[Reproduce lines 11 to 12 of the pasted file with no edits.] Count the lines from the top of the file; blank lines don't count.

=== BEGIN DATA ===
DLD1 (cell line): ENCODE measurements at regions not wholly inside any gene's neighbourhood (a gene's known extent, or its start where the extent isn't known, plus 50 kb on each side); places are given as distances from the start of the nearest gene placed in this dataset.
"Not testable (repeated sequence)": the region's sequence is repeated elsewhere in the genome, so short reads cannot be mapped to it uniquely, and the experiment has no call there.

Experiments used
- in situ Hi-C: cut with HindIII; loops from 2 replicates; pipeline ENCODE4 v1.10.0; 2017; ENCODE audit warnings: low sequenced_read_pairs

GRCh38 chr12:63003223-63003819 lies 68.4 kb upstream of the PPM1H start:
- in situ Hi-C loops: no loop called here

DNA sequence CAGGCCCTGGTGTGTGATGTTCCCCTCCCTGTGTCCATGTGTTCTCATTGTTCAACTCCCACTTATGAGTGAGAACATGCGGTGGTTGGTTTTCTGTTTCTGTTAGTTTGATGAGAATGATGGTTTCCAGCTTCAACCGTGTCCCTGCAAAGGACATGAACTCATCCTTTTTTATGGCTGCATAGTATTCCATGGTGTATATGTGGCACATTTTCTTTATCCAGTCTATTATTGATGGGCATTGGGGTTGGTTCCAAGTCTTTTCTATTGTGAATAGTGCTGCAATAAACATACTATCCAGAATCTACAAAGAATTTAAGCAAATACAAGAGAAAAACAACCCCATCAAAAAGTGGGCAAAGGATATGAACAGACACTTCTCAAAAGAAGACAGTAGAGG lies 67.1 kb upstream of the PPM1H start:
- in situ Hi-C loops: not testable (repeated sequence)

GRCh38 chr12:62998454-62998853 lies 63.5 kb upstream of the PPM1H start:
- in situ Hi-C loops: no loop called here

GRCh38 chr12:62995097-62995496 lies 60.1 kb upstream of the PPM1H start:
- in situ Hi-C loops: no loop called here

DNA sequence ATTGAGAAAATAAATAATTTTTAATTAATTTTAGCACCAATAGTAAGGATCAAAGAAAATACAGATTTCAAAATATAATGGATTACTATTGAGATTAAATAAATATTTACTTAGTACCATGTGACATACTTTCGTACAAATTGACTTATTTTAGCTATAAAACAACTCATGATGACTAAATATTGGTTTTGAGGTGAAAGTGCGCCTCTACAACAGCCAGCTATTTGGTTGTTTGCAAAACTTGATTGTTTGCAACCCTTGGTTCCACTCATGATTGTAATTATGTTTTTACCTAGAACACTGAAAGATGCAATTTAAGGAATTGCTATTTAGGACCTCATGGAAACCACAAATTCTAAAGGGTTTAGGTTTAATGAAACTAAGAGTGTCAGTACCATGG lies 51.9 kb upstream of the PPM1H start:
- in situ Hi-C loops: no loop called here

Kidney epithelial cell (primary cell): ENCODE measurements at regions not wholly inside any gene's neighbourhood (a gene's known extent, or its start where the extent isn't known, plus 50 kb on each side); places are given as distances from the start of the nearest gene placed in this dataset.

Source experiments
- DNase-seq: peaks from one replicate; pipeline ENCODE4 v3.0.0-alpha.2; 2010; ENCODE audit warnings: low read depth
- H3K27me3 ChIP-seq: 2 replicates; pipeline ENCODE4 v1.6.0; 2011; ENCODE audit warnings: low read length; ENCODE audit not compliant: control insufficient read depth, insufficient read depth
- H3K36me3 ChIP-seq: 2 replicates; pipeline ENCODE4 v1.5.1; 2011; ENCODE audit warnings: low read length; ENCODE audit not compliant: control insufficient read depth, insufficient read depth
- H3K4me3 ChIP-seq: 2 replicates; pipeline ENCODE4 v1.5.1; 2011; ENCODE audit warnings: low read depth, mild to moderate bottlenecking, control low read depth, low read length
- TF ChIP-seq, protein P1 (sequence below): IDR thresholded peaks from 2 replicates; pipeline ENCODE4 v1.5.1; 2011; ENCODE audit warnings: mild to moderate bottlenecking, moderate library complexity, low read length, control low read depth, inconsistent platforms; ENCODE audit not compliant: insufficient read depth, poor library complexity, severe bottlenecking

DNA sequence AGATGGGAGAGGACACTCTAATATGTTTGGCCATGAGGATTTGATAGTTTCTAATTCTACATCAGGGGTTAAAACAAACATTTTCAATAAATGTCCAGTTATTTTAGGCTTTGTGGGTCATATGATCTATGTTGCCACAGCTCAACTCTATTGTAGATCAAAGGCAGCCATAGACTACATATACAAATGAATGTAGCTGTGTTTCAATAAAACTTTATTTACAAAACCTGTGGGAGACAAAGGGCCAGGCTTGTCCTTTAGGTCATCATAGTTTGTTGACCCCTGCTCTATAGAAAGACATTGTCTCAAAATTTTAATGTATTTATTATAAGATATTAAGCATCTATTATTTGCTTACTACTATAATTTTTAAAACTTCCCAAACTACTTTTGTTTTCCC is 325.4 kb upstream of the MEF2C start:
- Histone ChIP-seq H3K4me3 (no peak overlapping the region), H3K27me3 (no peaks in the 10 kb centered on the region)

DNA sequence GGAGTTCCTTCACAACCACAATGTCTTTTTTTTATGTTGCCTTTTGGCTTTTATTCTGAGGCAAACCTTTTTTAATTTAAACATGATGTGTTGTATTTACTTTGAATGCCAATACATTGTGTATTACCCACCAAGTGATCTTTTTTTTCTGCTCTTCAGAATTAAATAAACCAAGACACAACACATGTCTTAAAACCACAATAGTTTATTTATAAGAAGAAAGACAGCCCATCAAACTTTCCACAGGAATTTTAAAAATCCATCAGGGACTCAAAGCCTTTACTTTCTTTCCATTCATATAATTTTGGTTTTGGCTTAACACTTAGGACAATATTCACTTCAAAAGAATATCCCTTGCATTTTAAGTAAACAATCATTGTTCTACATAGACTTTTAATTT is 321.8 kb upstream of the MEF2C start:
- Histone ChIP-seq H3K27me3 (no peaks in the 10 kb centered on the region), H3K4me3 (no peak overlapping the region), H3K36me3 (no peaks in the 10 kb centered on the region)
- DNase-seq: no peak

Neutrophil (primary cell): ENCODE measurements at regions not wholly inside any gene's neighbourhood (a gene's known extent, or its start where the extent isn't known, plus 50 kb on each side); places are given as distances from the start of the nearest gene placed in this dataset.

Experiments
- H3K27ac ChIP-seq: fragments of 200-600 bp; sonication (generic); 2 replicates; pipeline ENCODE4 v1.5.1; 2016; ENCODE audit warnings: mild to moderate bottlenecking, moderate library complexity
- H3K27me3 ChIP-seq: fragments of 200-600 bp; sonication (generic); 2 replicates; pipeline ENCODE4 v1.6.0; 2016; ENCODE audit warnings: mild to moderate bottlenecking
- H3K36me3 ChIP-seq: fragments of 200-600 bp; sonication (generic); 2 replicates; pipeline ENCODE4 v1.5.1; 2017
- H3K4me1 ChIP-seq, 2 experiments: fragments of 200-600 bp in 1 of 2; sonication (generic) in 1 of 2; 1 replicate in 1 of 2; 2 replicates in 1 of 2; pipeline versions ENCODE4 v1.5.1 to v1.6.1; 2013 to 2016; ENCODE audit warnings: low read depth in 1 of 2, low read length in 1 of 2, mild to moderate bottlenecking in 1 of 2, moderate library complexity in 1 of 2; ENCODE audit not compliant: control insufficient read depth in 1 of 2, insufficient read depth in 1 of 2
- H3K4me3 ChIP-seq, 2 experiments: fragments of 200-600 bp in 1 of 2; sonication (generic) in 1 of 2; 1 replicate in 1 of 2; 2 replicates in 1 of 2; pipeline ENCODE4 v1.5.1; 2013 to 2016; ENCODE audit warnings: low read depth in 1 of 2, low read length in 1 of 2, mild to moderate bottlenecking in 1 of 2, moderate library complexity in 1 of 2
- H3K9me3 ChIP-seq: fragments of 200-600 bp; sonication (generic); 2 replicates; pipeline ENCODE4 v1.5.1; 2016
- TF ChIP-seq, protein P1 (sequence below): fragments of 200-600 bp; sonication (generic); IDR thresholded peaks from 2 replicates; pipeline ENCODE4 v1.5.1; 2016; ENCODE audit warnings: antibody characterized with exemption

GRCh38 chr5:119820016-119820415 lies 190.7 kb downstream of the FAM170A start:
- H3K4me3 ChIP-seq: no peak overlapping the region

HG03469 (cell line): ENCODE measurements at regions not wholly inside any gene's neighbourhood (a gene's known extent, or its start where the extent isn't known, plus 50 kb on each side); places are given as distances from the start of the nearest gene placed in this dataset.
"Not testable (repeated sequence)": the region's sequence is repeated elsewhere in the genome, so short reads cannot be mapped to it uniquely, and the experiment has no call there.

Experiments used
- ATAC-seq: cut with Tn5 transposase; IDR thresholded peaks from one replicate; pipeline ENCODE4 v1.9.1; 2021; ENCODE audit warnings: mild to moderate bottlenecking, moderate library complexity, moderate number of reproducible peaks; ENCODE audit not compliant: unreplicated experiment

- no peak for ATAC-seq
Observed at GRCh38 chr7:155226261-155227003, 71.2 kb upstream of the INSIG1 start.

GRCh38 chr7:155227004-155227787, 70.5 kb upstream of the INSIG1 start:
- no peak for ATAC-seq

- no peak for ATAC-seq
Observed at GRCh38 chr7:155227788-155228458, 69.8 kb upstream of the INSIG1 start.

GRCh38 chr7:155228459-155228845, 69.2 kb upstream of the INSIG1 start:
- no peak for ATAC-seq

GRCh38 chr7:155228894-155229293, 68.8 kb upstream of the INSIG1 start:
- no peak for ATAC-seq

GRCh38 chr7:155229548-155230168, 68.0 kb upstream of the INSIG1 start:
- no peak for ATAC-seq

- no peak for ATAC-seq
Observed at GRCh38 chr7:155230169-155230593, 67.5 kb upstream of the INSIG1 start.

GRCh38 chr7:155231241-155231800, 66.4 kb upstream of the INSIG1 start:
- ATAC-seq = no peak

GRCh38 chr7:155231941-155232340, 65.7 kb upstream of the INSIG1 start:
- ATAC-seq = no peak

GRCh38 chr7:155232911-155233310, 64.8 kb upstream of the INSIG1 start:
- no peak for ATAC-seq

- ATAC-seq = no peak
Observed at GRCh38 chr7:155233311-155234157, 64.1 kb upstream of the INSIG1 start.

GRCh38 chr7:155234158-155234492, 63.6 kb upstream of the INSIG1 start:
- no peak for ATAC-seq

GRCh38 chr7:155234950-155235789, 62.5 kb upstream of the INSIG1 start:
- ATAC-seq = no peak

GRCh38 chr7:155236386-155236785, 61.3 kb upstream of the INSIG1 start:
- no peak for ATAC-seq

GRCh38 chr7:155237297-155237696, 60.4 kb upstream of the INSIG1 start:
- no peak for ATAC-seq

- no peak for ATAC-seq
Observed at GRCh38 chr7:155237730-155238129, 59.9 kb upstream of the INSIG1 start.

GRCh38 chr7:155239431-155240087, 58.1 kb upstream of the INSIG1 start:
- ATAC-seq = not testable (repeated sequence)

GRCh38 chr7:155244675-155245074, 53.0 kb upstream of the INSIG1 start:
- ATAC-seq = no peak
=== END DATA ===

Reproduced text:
GRCh38 chr12:62995097-62995496 lies 60.1 kb upstream of the PPM1H start:
- in situ Hi-C loops: no loop called here